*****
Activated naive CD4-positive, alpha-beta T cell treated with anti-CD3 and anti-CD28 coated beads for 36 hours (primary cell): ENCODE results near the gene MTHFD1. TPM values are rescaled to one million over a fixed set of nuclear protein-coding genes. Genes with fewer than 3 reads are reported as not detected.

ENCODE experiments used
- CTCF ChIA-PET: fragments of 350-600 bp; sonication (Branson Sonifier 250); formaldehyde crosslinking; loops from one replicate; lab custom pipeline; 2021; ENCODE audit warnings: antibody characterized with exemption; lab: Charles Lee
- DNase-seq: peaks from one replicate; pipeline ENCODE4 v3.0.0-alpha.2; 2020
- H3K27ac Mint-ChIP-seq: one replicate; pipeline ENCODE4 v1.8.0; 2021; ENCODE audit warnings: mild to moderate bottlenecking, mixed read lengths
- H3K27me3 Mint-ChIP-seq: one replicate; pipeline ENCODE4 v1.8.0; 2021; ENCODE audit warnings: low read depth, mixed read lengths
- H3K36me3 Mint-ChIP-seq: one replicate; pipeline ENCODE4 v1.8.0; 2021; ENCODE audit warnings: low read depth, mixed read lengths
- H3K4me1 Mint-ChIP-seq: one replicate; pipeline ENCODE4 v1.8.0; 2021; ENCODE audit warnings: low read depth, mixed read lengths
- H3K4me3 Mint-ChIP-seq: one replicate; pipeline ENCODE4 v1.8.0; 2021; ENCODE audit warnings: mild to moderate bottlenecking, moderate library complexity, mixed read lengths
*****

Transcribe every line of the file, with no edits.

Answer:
Activated naive CD4-positive, alpha-beta T cell treated with anti-CD3 and anti-CD28 coated beads for 36 hours (primary cell): ENCODE results near the gene MTHFD1. TPM values are rescaled to one million over a fixed set of nuclear protein-coding genes. Genes with fewer than 3 reads are reported as not detected.

ENCODE experiments used
- CTCF ChIA-PET: fragments of 350-600 bp; sonication (Branson Sonifier 250); formaldehyde crosslinking; loops from one replicate; lab custom pipeline; 2021; ENCODE audit warnings: antibody characterized with exemption; lab: Charles Lee
- DNase-seq: peaks from one replicate; pipeline ENCODE4 v3.0.0-alpha.2; 2020
- H3K27ac Mint-ChIP-seq: one replicate; pipeline ENCODE4 v1.8.0; 2021; ENCODE audit warnings: mild to moderate bottlenecking, mixed read lengths
- H3K27me3 Mint-ChIP-seq: one replicate; pipeline ENCODE4 v1.8.0; 2021; ENCODE audit warnings: low read depth, mixed read lengths
- H3K36me3 Mint-ChIP-seq: one replicate; pipeline ENCODE4 v1.8.0; 2021; ENCODE audit warnings: low read depth, mixed read lengths
- H3K4me1 Mint-ChIP-seq: one replicate; pipeline ENCODE4 v1.8.0; 2021; ENCODE audit warnings: low read depth, mixed read lengths
- H3K4me3 Mint-ChIP-seq: one replicate; pipeline ENCODE4 v1.8.0; 2021; ENCODE audit warnings: mild to moderate bottlenecking, moderate library complexity, mixed read lengths